On December 12, 2014, the U.S. District Court for the District of Columbia in Confederated Tribes of the Grand Ronde Community of Oregon v. Jewell upheld the Department of the Interior’s Carcieri framework. The Court’s holding helps to minimize the impact of the Supreme Court’s Carcieri v. Salazar decision, which muddied the waters regarding which tribes are eligible for trust land under the Indian Reorganization Act (IRA). The Confederated Tribes of the Grand Ronde Community of Oregon appealed the decision to the U.S. Court of Appeals for the District of Columbia Circuit on December 18, 2014.
The Department approved a trust acquisition under the IRA of approximately 152 acres of land in Clark County, Washington, for gaming purposes on behalf of the Cowlitz Indian tribe (Tribe). Soon after, the Confederated Tribes of the Grand Ronde Community of Oregon and Clark County brought suit against the Department in the U.S. District Court for the District of Columbia. They argued that the Department: (1) did not have authority to acquire the land into trust under the IRA for the Tribe; (2) unlawfully determined the Tribe had a significant historical connection to the land and could therefore game under the Indian Gaming Regulatory Act (IGRA); and (3) did not carry out its duties under the National Environmental Policy Act. The District Court found for the Department on each claim and dismissed the case.
Most notable of the several issues is the Court’s analysis of whether the Department had authority to acquire trust land under the IRA for the Tribe. The IRA authorizes the Department to acquire trust land for Indians, defining “Indian” to include “all persons of Indian descent who are members of any recognized Indian tribe now under Federal jurisdiction.” In 2009, the Supreme Court in Carcieri v. Salazar held generally that a tribe must have been “under federal jurisdiction” in 1934, the year the IRA was enacted, to qualify for trust land under the IRA.
In response to the Supreme Court’s decision, the Department created a framework for determining whether a tribe is eligible for trust land under the IRA. The Department’s framework does not require a tribe to have been federally recognized in 1934, but it does require a tribe to meet a two-part test to establish that it was under federal jurisdiction. Under the two-part test, the Department examines: (1) whether at some point prior to 1934 the United States took actions on behalf of the tribe or its members that reflect federal obligations, duties, responsibility for, or authority over the tribe; and (2) whether the tribe’s jurisdictional status remained intact in 1934.
Plaintiffs argued the Department’s decision to take land into trust for the Tribe was unlawful because: (1) the IRA requires a tribe to demonstrate it was both recognized and under federal jurisdiction in 1934; and (2) the Tribe was neither recognized nor under federal jurisdiction in 1934. The Court rejected both arguments.
The Court first held that a tribe need not have been federally recognized in 1934 to be eligible for trust land under the IRA. It found that the Supreme Court’s holding in Carcieri did not directly address the issue nor did the statutory language of the IRA or its legislative history. The Court deferred to the Department’s interpretation of the IRA as not requiring federal recognition in 1934. Because the Court held that recognition in 1934 is not necessary, it was not required to address the issue of what “recognition” means in the context of the IRA.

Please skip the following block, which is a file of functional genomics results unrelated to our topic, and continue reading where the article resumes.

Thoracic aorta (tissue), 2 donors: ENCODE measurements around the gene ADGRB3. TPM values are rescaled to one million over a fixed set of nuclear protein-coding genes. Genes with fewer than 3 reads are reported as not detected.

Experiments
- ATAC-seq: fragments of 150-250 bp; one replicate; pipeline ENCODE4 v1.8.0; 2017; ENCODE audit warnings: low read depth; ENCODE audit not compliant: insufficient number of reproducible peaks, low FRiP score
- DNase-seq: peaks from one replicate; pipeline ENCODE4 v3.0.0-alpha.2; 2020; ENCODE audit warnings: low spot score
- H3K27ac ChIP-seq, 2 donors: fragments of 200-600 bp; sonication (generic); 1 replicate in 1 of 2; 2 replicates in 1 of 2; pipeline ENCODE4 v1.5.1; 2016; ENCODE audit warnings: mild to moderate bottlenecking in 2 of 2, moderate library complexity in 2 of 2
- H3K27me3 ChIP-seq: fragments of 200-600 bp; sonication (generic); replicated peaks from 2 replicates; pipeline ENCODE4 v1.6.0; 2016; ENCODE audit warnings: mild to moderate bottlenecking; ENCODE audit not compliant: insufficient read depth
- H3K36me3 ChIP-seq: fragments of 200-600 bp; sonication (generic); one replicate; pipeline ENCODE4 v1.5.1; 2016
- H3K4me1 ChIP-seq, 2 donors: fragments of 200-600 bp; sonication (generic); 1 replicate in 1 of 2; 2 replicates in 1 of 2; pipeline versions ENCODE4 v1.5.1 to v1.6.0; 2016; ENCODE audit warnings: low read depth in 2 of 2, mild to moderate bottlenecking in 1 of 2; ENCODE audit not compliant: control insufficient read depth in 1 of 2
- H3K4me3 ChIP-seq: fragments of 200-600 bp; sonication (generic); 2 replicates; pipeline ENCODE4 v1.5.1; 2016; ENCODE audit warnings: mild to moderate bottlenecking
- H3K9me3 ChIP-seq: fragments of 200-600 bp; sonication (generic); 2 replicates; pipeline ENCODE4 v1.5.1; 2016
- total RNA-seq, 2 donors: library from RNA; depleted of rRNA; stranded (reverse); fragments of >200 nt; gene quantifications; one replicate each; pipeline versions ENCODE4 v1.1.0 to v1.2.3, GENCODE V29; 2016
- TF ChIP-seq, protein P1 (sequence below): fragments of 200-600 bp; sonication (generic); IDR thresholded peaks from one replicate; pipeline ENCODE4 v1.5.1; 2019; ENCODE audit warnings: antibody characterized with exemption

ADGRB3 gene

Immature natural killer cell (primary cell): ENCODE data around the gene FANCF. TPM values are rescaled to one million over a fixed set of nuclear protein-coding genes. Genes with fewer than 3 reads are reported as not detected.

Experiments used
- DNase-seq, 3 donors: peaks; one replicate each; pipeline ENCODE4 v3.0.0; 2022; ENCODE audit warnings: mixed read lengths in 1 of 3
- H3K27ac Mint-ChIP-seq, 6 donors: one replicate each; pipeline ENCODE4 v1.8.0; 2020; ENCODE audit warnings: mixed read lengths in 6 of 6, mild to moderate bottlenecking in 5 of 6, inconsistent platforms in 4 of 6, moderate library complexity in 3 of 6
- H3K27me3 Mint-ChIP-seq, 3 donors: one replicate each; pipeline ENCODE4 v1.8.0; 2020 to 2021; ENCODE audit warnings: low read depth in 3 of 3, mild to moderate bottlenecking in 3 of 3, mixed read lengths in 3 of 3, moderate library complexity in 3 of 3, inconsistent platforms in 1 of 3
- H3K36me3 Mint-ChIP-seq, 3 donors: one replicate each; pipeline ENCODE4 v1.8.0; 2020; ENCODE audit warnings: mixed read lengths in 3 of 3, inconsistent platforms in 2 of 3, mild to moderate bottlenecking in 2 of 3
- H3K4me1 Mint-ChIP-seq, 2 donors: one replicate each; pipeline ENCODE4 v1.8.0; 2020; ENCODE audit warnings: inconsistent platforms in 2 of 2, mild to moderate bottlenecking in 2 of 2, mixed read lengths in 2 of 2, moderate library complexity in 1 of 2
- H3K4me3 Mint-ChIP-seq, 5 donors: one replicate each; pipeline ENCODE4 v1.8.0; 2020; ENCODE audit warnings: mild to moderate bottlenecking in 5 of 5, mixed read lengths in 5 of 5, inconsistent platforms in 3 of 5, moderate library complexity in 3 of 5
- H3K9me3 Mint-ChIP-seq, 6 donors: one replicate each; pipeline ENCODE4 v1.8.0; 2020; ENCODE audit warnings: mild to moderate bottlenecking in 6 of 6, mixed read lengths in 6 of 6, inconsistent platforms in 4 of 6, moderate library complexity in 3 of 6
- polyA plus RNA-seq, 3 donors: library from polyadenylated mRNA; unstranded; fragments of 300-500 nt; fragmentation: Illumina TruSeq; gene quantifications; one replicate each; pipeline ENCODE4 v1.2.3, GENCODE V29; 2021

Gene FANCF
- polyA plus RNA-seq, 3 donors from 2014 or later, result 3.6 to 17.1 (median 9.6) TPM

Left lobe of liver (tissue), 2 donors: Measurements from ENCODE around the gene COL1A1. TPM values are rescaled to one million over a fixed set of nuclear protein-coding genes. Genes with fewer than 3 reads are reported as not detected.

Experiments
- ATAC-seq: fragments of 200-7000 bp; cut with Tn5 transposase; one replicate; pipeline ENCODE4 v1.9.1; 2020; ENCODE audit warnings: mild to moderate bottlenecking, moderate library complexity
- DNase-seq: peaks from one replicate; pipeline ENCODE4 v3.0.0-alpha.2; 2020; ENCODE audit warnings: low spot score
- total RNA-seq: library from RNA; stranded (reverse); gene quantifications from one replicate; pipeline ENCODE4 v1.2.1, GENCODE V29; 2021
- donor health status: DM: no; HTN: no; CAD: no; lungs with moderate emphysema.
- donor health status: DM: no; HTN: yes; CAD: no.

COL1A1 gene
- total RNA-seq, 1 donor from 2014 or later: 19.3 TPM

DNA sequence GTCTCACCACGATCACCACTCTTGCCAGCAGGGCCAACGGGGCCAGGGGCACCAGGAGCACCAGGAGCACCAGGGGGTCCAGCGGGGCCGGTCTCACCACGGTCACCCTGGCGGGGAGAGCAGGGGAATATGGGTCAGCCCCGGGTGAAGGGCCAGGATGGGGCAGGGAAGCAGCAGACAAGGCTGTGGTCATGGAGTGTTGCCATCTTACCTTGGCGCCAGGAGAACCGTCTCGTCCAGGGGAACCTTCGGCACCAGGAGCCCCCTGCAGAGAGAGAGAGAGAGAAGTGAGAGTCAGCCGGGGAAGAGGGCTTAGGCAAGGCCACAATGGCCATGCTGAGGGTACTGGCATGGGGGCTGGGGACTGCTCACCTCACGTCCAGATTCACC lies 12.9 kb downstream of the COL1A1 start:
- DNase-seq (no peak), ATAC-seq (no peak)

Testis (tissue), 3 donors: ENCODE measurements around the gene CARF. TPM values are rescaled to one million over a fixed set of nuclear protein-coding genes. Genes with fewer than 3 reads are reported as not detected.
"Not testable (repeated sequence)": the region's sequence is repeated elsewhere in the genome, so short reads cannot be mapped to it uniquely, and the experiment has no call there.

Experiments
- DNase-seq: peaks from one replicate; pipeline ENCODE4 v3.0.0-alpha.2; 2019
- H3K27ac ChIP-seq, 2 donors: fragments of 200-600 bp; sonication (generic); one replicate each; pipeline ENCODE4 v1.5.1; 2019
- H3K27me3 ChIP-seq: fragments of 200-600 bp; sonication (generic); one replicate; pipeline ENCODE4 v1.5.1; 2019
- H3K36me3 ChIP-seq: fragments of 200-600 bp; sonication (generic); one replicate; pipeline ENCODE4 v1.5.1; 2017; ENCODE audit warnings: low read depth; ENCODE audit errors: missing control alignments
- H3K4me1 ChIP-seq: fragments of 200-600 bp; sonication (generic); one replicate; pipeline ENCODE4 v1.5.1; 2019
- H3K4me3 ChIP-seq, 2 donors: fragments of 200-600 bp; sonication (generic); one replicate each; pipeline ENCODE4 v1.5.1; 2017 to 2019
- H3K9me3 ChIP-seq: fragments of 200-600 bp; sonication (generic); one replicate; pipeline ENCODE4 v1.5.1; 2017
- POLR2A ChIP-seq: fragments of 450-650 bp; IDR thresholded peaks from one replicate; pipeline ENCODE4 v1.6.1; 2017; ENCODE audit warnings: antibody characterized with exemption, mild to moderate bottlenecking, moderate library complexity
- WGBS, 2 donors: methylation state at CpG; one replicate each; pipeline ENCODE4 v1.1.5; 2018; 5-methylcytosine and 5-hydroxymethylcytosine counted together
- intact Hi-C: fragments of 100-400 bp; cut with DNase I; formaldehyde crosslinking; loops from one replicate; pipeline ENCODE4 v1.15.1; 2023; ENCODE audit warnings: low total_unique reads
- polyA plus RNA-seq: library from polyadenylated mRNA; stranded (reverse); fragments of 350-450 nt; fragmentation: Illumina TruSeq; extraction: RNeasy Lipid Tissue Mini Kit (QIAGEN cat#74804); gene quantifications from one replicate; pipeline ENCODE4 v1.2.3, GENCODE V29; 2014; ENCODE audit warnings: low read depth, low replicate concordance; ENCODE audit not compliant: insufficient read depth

Next, the Court validated the Department’s two-part test for determining whether a tribe was under federal jurisdiction in 1934. Despite Plaintiffs’ argument to the contrary, the Court concluded that nothing in the IRA prohibits the Department from considering the relationship between the federal government and individual tribal members. The Court found that the IRA and its legislative history failed to define “under federal jurisdiction” and the Department’s two-part test was entitled to deference.
The Court further upheld the Department’s application of its two-part test to conclude the Tribe was under federal jurisdiction in 1934. The Court considered all of the Tribe’s evidence taken as a whole, including failed treaty negotiations, allotments to tribal members, federal approval of the Tribe’s attorney contracts, and other federal services to the Tribe and its members. The Court rejected Plaintiffs’ argument that the Department dismissed contrary evidence, noting that the Department considered the evidence and found it unpersuasive in light of the entire record.
The Court also agreed with the Department that a tribe may be under federal jurisdiction for purposes of the IRA while lacking a government-to-government relationship for purposes of qualifying as a restored tribe under IGRA.
Our firm filed an amicus curiae brief on behalf of the Jamestown S’Klallam Tribe and the United South and Eastern Tribes, Inc. in support of the Cowlitz Tribe. The amicus brief argued that the Carcieri decision does not require a tribe to have been federally recognized in 1934 in order to take land into trust today, and argued that determining whether a tribe was under federal jurisdiction in 1934 must be made on a case by case basis and account for the unique history and circumstances of the tribe’s relationship with the United States.
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